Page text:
This article is based on data collected from 32 semi-structured interviews with PWUIO in the New York City area who also report having experienced opioid withdrawal at least once during the past 30 days. Our sample was 50% male (n = 16), 46% female (n = 15), and 4% who did not disclose their gender (n = 1). Racially, our sample was 40% white (n = 13), 25% Black (n = 8), 28% Latinx (n = 9), and 6% who did not disclose their race (n = 2). The mean age of our sample was 40.8.
Participants were recruited using a purposive strategy from an ongoing longitudinal study that examines overdose risk management in the era of Naloxone (Overdose Risk Management and Compensation in the Era of Naloxone (PIs: Bennett and Elliott)). Participants in that study had the opportunity to give consent to be contacted for future research studies, and those who did so, who also met the study criteria, were contacted by email and/or text and asked if they were interested in participating in an additional interview that would seek information on themes that were closely related to those in the original study. We also sought to include participants who represent a diversity of ages, racial and ethnic categories, and a variety of locations.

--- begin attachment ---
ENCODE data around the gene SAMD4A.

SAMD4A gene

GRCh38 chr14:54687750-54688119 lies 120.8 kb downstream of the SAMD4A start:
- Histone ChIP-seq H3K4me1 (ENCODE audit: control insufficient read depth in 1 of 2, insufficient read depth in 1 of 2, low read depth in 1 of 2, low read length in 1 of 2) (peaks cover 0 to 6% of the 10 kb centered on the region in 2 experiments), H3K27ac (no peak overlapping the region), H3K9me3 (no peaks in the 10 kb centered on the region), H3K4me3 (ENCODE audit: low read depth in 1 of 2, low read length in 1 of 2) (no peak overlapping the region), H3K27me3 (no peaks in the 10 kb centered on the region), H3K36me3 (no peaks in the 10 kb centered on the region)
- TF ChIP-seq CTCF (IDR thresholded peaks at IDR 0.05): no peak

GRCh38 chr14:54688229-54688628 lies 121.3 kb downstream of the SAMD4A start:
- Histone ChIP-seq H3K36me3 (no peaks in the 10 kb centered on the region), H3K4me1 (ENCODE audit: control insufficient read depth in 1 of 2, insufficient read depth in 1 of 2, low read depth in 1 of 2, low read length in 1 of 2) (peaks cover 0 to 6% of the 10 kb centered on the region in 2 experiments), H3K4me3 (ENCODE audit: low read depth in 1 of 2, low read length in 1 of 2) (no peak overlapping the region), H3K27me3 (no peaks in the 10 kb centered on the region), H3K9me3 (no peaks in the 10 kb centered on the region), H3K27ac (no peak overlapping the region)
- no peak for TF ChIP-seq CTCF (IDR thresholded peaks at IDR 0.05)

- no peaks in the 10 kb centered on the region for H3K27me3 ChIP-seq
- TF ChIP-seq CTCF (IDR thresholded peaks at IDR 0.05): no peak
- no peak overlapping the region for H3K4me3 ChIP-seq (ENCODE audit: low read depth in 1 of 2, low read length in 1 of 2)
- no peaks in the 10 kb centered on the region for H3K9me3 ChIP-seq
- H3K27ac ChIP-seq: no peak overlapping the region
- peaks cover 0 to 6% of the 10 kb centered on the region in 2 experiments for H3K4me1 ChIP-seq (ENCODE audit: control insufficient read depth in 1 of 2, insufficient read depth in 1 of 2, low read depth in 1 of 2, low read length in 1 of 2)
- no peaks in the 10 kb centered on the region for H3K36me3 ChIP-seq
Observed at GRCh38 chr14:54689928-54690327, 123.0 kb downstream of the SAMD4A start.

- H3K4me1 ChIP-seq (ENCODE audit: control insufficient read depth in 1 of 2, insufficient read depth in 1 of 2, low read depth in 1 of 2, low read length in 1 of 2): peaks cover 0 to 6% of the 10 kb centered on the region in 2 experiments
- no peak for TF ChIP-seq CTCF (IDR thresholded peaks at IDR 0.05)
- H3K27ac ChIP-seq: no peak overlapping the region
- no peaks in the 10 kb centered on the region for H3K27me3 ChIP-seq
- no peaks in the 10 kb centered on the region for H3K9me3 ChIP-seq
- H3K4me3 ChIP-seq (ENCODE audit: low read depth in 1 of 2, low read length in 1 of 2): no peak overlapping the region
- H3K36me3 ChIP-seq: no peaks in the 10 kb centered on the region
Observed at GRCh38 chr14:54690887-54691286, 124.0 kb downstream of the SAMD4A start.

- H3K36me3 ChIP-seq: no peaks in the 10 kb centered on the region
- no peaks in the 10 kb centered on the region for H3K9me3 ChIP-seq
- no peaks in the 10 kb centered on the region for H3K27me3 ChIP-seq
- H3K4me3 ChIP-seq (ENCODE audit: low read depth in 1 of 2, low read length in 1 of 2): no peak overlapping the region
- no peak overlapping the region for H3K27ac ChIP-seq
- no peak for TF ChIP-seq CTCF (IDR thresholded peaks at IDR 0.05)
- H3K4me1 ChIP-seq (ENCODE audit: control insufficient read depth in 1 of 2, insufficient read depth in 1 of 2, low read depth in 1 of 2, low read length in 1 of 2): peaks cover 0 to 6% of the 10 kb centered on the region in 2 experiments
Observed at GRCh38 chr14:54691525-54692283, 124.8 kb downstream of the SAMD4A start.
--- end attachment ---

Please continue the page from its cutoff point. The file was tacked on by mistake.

Interviews lasted approximately 60 min and were conducted remotely using the host university’s HIPAA compliant Zoom teleconferencing platform. All interviews were audio recorded; video was also recorded when participants expressed comfort with including video. Interviews covered participants’ experiences in Medication for Opioid Use Disorder (MOUD) over time and their experiences with withdrawal both while in and not in MOUD; how, if at all, withdrawal impacted their experiences with drug use and risk behavior; and their experiences with overdose, naloxone, and use of OnPoint, the NYC overdose prevention center.
Participants were compensated $50 via their Clinical Trial Payer (CTPayer) incentive cards at the completion of each interview, and the audio was then transcribed by a professional transcription service. All participants provided informed consent and are referred to by pseudonyms. The study was approved by the New York University Langone Institutional Review Board.